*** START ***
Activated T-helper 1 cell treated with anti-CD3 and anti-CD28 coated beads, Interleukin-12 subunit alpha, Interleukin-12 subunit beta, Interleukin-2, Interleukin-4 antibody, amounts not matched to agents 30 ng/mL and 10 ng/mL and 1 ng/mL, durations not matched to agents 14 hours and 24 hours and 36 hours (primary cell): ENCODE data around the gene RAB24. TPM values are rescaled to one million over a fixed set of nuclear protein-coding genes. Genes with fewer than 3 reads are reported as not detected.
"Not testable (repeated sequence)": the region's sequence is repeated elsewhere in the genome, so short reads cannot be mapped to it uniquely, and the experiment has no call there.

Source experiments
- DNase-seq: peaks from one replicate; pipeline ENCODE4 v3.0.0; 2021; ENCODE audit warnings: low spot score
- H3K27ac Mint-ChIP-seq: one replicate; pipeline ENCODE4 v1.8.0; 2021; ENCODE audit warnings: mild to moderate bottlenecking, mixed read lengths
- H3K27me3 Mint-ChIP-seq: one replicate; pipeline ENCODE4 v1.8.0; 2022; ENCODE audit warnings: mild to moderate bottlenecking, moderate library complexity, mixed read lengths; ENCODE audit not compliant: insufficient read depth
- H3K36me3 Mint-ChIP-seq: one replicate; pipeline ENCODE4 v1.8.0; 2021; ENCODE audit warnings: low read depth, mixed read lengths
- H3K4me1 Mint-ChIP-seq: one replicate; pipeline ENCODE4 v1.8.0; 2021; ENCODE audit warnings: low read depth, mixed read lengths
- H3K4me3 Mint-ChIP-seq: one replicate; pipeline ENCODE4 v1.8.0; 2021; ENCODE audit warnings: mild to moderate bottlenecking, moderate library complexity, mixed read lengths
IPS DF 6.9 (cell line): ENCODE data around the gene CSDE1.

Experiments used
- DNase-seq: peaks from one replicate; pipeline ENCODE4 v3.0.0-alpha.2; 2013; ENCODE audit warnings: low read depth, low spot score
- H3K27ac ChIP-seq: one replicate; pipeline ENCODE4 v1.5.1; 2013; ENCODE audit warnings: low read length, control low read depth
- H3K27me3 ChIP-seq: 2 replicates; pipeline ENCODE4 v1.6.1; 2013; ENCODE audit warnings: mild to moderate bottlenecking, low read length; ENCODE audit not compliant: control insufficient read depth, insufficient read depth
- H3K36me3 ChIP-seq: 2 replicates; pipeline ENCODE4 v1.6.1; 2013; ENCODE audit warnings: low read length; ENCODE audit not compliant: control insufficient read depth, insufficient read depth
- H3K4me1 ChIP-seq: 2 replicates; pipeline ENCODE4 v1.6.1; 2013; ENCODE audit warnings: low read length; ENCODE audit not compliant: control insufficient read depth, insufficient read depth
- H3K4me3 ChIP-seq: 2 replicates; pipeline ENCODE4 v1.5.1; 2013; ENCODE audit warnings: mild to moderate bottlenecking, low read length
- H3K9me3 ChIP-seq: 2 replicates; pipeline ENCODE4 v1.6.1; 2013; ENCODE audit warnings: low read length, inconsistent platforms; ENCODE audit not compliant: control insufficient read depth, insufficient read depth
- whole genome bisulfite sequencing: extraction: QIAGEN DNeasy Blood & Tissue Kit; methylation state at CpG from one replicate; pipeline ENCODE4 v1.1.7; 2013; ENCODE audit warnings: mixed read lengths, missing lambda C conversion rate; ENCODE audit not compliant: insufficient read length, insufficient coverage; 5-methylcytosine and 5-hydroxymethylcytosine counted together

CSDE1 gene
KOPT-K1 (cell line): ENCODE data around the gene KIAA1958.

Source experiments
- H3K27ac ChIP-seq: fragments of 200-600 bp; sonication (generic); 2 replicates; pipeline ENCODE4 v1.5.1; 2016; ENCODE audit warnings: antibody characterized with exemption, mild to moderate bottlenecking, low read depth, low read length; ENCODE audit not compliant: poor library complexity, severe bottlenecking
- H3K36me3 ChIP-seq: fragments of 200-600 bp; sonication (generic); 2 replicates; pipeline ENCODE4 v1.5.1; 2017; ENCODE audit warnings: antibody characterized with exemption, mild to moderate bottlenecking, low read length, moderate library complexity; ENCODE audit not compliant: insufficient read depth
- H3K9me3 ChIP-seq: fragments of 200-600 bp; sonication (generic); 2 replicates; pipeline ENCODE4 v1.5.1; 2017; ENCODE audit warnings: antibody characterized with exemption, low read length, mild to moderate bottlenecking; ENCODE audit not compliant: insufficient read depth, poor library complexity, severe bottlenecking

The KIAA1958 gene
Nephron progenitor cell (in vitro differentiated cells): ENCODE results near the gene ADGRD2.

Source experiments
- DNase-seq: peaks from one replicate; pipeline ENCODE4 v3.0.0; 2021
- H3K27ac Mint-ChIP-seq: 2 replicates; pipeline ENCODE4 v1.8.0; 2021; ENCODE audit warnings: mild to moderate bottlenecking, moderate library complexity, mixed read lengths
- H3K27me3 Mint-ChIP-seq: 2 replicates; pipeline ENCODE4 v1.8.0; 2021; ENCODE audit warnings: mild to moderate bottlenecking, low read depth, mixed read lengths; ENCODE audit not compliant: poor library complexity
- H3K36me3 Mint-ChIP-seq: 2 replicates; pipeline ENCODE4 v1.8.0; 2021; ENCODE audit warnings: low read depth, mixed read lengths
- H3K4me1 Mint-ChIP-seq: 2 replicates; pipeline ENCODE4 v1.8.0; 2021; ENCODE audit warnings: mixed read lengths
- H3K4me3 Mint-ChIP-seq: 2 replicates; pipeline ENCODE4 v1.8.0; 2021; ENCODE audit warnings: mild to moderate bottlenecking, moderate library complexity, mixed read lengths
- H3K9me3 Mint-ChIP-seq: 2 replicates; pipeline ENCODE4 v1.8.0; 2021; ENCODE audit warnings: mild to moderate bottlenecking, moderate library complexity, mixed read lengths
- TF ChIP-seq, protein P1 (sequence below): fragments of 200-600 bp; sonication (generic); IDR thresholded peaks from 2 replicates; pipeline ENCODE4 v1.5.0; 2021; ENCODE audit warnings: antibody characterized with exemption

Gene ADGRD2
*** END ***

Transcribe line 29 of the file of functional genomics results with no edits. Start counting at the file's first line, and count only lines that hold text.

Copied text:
- DNase-seq: peaks from one replicate; pipeline ENCODE4 v3.0.0; 2021